IBM: As the President & CEO of Capability Health & Human Services, what are your goals for the organization?
CZ: Creating organizational goals is a team effort that is supported by a clearly defined philosophy and vision. At Capability Health, we focus on Quality Services driven by Innovation and Fiscal Responsibility and Growth that includes Meaningful Impact and Services to an Increased Number of Individuals with Profits Reinvested into Programs, Services & People Operations.
Capability Health has many goals involving launching new and enhanced programs and services, tech initiatives and increased collaboration with other organizations, including both for-profit and non-profit companies and public sector entities. However, we do have one enormous goal that we call our Big Crazy Dream. Capability Health wants to ensure that every child in Nevada aged birth to 3 who has a developmental delay receives a diagnosis and Early Intervention Services within 5 years. We announced this initiative in mid-December 2019 and we are looking forward to partnering with a research institution to study the obstacles we must overcome in order to achieve our Big Crazy Dream, including awareness and de-stigmatization campaigns targeting both pediatricians and parents. We recognize that Early Intervention Services, which includes physical, occupational, speech, nutrition and feeding therapy and educational support, have the ability to reduce lifetime healthcare costs and reliance on governmental programs as adults while providing an immediate impact on the lives of children and their families. It is our ultimate goal that children who receive early diagnosis and Early Intervention Services mature into young adults who attend college or launch into careers in the community, which is why it is so important that all children in the State have the opportunity to receive these services.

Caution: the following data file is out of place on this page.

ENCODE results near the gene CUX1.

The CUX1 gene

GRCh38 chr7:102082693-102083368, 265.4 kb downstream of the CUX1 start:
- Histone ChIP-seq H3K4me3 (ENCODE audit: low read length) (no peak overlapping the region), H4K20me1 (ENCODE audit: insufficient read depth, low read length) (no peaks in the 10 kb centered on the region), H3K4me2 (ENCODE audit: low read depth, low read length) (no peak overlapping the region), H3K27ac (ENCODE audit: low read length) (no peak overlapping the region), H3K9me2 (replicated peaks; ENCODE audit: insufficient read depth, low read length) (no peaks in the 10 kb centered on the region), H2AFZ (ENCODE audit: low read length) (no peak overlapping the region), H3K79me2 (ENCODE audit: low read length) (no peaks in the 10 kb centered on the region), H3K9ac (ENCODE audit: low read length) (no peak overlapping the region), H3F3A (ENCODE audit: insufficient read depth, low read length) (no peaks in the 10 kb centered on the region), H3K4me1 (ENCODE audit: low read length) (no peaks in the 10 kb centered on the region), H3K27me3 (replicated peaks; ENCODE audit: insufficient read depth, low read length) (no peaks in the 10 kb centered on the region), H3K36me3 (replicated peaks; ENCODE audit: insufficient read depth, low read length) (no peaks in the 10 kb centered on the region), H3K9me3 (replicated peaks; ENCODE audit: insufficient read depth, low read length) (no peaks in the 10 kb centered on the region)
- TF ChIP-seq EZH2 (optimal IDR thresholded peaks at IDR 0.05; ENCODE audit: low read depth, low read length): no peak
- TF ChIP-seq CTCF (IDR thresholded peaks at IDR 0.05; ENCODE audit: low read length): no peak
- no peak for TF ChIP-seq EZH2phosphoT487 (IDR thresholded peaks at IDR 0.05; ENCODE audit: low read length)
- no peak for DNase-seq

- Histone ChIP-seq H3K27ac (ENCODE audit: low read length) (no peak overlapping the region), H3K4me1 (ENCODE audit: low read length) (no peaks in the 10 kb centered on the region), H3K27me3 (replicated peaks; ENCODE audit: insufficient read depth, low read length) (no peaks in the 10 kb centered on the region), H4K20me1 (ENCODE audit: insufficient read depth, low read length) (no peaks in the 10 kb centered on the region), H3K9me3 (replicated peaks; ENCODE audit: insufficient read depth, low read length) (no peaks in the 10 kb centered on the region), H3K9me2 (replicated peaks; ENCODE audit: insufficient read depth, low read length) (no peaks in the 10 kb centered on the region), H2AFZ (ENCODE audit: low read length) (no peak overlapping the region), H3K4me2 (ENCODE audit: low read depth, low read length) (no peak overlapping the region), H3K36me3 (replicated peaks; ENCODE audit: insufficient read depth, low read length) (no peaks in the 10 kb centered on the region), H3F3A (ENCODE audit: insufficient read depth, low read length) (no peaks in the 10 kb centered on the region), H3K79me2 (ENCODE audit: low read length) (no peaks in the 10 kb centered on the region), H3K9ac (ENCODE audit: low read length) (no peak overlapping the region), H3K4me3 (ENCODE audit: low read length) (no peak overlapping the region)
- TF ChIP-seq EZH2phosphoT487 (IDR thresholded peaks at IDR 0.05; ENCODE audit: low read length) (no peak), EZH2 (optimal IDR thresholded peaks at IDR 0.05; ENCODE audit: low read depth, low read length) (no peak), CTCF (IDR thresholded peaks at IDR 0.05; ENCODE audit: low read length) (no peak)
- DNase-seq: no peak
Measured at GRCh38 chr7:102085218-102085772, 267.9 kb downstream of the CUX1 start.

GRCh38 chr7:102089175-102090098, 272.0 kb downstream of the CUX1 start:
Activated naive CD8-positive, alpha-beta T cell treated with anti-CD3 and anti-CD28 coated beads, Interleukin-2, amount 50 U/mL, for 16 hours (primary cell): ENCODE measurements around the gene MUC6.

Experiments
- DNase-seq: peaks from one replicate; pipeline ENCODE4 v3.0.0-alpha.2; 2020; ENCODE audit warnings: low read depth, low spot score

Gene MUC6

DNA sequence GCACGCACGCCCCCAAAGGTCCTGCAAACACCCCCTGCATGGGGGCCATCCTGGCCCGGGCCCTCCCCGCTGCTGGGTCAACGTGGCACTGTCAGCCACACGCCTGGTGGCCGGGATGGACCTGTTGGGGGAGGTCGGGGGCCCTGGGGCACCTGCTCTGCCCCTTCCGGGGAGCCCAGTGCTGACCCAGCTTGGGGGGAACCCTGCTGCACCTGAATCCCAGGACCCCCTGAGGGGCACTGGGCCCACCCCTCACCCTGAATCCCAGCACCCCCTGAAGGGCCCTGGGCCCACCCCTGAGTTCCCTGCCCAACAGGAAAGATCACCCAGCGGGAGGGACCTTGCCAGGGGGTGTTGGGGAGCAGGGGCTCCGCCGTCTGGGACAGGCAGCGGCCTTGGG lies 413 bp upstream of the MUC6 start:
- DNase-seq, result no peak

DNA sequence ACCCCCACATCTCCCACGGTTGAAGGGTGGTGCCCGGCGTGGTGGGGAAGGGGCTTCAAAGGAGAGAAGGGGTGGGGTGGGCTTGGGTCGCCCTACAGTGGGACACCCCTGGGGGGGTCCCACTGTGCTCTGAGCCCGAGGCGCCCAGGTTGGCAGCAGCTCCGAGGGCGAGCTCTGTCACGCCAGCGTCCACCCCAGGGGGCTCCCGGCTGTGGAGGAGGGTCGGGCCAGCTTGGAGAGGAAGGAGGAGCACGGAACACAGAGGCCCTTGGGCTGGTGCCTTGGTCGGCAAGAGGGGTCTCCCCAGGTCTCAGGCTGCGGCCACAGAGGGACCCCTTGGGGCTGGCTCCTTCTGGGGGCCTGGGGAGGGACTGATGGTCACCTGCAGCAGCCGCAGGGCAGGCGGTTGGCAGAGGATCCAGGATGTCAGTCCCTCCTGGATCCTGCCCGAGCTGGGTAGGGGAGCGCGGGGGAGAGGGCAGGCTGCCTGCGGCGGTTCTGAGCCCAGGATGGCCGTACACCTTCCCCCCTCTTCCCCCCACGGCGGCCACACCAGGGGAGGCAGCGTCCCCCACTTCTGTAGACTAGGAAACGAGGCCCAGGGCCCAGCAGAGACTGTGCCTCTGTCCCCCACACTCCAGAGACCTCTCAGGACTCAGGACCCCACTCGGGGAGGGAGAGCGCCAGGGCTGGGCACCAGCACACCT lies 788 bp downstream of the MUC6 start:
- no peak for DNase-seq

IBM: What advice would you give others who are looking to work in or start a non-profit organization?
CZ: Non-profits are businesses that reinvest their profits into the programs, services, and people who support the respective mission of the organization. With the exception of where profits are directed, I don't believe in structuring or operating non-profits differently than publicly-traded for-profit companies. In both scenarios, transparency and public trust are paramount to achieving the goals of the organization.
I recommend a strong business background and experience with corporate governance. This can be attained through executive-level positions with complex for-profit or non-profit companies or in the public sector and through involvement with for-profit and public sector boards and committees.
Regardless of your chosen sector, resilience and a passion for your work, your team and your customers or constituents are what will ensure the success of the organization and your own personal success.